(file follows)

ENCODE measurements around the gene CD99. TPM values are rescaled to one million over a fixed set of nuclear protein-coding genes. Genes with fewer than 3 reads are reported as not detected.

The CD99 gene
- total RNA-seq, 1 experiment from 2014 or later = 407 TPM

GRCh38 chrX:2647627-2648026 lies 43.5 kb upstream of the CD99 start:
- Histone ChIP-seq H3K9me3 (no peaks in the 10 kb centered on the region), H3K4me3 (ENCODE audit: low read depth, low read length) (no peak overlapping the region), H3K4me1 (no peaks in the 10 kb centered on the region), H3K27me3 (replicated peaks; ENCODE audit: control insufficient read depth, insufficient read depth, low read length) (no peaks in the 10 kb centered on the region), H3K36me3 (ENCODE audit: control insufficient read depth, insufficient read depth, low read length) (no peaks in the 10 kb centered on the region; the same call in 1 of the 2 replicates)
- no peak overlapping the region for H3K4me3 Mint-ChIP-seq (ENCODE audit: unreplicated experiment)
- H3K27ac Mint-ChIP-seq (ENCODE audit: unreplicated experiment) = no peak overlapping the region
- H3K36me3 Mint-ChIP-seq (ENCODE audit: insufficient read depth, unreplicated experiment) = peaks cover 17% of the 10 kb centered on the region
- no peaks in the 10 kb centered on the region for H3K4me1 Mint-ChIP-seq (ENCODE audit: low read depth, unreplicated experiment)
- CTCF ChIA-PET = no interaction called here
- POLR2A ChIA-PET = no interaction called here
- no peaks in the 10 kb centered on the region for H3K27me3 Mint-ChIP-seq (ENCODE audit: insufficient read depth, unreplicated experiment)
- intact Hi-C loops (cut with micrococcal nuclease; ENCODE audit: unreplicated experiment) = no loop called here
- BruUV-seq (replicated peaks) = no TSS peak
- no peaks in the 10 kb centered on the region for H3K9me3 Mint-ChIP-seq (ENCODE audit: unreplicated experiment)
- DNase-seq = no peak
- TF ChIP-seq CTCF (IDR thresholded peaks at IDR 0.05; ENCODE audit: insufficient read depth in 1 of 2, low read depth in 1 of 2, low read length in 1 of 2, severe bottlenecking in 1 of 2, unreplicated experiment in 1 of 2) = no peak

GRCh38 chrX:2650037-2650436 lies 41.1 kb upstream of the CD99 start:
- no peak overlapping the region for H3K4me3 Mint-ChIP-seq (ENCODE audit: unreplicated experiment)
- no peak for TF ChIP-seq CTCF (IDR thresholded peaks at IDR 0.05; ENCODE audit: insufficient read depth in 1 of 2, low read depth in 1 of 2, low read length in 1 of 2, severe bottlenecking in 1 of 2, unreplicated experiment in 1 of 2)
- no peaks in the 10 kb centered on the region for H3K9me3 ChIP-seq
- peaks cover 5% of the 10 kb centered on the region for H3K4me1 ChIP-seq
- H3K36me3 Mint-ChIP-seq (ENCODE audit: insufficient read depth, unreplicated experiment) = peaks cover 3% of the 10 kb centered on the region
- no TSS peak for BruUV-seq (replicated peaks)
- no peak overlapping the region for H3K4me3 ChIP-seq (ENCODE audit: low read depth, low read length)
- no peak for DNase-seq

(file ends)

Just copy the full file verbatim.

ENCODE measurements around the gene CD99. TPM values are rescaled to one million over a fixed set of nuclear protein-coding genes. Genes with fewer than 3 reads are reported as not detected.

The CD99 gene
- total RNA-seq, 1 experiment from 2014 or later = 407 TPM

GRCh38 chrX:2647627-2648026 lies 43.5 kb upstream of the CD99 start:
- Histone ChIP-seq H3K9me3 (no peaks in the 10 kb centered on the region), H3K4me3 (ENCODE audit: low read depth, low read length) (no peak overlapping the region), H3K4me1 (no peaks in the 10 kb centered on the region), H3K27me3 (replicated peaks; ENCODE audit: control insufficient read depth, insufficient read depth, low read length) (no peaks in the 10 kb centered on the region), H3K36me3 (ENCODE audit: control insufficient read depth, insufficient read depth, low read length) (no peaks in the 10 kb centered on the region; the same call in 1 of the 2 replicates)
- no peak overlapping the region for H3K4me3 Mint-ChIP-seq (ENCODE audit: unreplicated experiment)
- H3K27ac Mint-ChIP-seq (ENCODE audit: unreplicated experiment) = no peak overlapping the region
- H3K36me3 Mint-ChIP-seq (ENCODE audit: insufficient read depth, unreplicated experiment) = peaks cover 17% of the 10 kb centered on the region
- no peaks in the 10 kb centered on the region for H3K4me1 Mint-ChIP-seq (ENCODE audit: low read depth, unreplicated experiment)
- CTCF ChIA-PET = no interaction called here
- POLR2A ChIA-PET = no interaction called here
- no peaks in the 10 kb centered on the region for H3K27me3 Mint-ChIP-seq (ENCODE audit: insufficient read depth, unreplicated experiment)
- intact Hi-C loops (cut with micrococcal nuclease; ENCODE audit: unreplicated experiment) = no loop called here
- BruUV-seq (replicated peaks) = no TSS peak
- no peaks in the 10 kb centered on the region for H3K9me3 Mint-ChIP-seq (ENCODE audit: unreplicated experiment)
- DNase-seq = no peak
- TF ChIP-seq CTCF (IDR thresholded peaks at IDR 0.05; ENCODE audit: insufficient read depth in 1 of 2, low read depth in 1 of 2, low read length in 1 of 2, severe bottlenecking in 1 of 2, unreplicated experiment in 1 of 2) = no peak

GRCh38 chrX:2650037-2650436 lies 41.1 kb upstream of the CD99 start:
- no peak overlapping the region for H3K4me3 Mint-ChIP-seq (ENCODE audit: unreplicated experiment)
- no peak for TF ChIP-seq CTCF (IDR thresholded peaks at IDR 0.05; ENCODE audit: insufficient read depth in 1 of 2, low read depth in 1 of 2, low read length in 1 of 2, severe bottlenecking in 1 of 2, unreplicated experiment in 1 of 2)
- no peaks in the 10 kb centered on the region for H3K9me3 ChIP-seq
- peaks cover 5% of the 10 kb centered on the region for H3K4me1 ChIP-seq
- H3K36me3 Mint-ChIP-seq (ENCODE audit: insufficient read depth, unreplicated experiment) = peaks cover 3% of the 10 kb centered on the region
- no TSS peak for BruUV-seq (replicated peaks)
- no peak overlapping the region for H3K4me3 ChIP-seq (ENCODE audit: low read depth, low read length)
- no peak for DNase-seq